July 24, 2021

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McConnell warns he’s willing to intervene in 2022 GOP primaries | TheHill – The Hill

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Senate Minority Leader Mitch McConnellAddison (Mitch) Mitchell McConnellWhat the Democrats should be doing to reach true bipartisanship Democrats mull overhaul of sweeping election bill McConnell seeks to divide and conquer Democrats MORE (R-Ky.) warned on Monday that he and his allies are willing to step into Republican Senate primaries to try to prevent a candidate they view as unelectable in November 2022 from advancing.

McConnell, during an interview with conservative radio host Hugh Hewitt, was asked if he and the Senate Leadership Fund, an outside group closely aligned with the Kentucky Republican, would be willing to intervene in 2022 Republican primaries.

“If necessary,” McConnell told Hewitt about their willingness to get involved in Republican primaries.

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“There’s no question that in order to win … you have to appeal to the general election audience,” McConnell added. “I’ll be keeping an eye on that. Hopefully we won’t have to intervene, but if we do, we will.”

Republicans are hoping to take back the Senate majority in 2022, where they are defending 20 seats compared to 14 for Democrats. Among those states are four open seats, and two seats in states won in 2020 by President BidenJoe BidenBiden prepares to confront Putin Ukrainian president thanks G-7 nations for statement of support Biden aims to bolster troubled Turkey ties in first Erdoğan meeting MORE. They are also hoping to unseat Democrats in states like Georgia, Arizona and New Hampshire, states all carried by Biden last year.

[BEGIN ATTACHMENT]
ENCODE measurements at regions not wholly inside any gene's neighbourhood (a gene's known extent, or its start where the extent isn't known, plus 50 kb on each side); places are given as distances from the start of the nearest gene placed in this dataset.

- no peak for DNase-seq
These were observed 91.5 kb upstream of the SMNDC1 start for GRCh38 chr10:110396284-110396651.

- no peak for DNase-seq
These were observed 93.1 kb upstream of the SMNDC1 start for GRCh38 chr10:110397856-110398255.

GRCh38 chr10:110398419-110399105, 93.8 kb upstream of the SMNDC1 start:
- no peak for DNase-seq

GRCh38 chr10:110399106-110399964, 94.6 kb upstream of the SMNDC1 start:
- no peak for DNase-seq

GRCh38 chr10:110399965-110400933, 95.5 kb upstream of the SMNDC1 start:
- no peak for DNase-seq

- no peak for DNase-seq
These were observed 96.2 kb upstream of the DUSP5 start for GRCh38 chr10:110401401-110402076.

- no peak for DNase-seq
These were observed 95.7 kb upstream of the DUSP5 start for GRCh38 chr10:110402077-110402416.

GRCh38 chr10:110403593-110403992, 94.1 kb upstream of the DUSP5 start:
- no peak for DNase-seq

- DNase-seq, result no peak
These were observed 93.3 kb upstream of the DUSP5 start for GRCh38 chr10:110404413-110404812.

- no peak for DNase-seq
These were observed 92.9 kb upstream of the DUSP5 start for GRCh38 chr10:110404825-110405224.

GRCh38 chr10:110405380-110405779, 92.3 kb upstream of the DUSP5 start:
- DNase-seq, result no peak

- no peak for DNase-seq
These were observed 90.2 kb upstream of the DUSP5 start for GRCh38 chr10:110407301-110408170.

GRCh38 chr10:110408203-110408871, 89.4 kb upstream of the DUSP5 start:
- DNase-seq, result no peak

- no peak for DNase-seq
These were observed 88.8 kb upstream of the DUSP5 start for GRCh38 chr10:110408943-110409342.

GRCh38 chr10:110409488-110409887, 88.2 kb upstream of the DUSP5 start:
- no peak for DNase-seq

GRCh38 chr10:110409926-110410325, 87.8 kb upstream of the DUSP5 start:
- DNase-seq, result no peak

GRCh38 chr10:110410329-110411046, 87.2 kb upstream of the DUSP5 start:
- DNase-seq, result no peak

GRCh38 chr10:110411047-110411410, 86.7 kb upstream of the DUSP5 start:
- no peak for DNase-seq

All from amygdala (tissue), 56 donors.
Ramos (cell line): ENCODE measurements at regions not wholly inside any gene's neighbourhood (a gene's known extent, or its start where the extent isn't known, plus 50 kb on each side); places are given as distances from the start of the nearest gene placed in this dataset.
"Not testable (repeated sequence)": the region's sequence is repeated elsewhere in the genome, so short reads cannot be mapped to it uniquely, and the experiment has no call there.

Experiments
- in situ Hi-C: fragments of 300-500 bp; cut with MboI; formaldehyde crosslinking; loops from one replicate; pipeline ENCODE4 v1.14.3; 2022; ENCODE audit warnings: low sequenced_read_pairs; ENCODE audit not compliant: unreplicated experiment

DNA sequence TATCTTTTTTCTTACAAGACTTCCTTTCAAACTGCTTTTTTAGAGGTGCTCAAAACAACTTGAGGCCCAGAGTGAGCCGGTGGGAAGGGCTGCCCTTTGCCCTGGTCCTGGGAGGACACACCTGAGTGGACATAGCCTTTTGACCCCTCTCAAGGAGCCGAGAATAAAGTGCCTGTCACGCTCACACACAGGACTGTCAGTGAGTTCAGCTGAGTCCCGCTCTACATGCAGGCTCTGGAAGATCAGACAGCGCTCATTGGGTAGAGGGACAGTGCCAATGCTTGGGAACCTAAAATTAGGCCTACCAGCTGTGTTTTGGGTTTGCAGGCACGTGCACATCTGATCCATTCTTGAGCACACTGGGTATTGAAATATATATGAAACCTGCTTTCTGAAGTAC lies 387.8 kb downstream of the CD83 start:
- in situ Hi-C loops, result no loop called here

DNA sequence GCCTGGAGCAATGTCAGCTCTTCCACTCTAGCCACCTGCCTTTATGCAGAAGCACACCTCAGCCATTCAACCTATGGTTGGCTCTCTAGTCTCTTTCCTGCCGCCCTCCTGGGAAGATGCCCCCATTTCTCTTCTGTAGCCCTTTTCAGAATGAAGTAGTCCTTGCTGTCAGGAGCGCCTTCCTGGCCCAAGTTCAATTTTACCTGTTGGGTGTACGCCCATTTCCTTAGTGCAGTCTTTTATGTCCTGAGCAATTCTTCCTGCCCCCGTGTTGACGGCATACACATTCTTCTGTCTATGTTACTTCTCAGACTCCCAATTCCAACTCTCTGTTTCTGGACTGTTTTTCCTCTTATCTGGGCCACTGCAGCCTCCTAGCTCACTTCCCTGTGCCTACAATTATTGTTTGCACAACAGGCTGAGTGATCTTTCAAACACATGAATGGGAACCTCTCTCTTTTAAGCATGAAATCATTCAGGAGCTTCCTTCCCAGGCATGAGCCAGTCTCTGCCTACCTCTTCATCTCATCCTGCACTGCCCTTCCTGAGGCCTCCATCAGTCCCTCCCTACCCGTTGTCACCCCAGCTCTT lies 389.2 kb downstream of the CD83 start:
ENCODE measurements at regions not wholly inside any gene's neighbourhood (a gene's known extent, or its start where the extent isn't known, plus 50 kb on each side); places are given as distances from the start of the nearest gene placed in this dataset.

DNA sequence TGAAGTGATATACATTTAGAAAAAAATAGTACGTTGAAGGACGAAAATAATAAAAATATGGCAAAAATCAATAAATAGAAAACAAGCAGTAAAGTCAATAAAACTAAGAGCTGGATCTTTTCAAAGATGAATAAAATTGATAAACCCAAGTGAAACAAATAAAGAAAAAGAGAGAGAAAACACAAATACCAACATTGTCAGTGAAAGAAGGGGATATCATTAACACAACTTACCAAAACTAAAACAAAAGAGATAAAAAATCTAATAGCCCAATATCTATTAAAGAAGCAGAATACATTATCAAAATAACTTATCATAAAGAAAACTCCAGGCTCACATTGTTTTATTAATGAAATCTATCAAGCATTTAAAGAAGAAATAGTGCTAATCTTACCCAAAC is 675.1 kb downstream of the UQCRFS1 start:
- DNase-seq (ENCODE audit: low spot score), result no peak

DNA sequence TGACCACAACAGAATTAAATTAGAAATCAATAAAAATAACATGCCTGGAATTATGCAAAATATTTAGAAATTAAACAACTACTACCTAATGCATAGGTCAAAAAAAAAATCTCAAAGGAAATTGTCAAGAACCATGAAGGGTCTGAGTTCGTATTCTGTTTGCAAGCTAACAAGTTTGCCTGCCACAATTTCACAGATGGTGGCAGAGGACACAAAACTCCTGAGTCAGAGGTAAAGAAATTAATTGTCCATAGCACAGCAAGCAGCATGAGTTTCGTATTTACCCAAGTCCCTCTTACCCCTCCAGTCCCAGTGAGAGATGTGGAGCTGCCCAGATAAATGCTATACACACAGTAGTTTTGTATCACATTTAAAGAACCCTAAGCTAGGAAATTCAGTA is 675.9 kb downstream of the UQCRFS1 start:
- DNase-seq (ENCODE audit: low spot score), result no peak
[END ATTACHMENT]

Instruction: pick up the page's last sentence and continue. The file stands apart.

McConnell’s warning comes as the party watched themselves lose seats they had hoped to flip in the 2010 and 2012 cycles after GOP candidates won the primary only to unravel in the general election.

He previously didn’t rule out in February the potential that he would get involved. 

But his new remarks come as the party is facing renewed primary headaches heading into 2022; they face crowded fields in states like Missouri, North Carolina and Pennsylvania, where loyalty to former President TrumpDonald TrumpBiden prepares to confront Putin Biden aims to bolster troubled Turkey ties in first Erdoğan meeting Senate investigation of insurrection falls short MORE remains a critical factor.

Trump has also come out hard against some GOP incumbents, including vowing to challenge Sen. Lisa MurkowskiLisa Ann MurkowskiPelosi: ‘No intention’ of abandoning Democrats’ infrastructure goals What the Democrats should be doing to reach true bipartisanship Democrats mull overhaul of sweeping election bill MORE (R-Alaska), who hasn’t formally announced if she’s going to run for reelection. He also previously heavily criticized Sen. John ThuneJohn Randolph Thune‘The era of bipartisanship is over’: Senate hits rough patch Bipartisan talks sow division among Democrats Senate passes long-delayed China bill MORE (R-S.D.), McConnell’s No. 2.

Jack Pandol, a spokesman for the Senate Leadership Fund, told Axios earlier this month that the group reserved “the right to intervene in cases where a candidate is a clear threat to lose a seat in a general election” and to support GOP incumbents.

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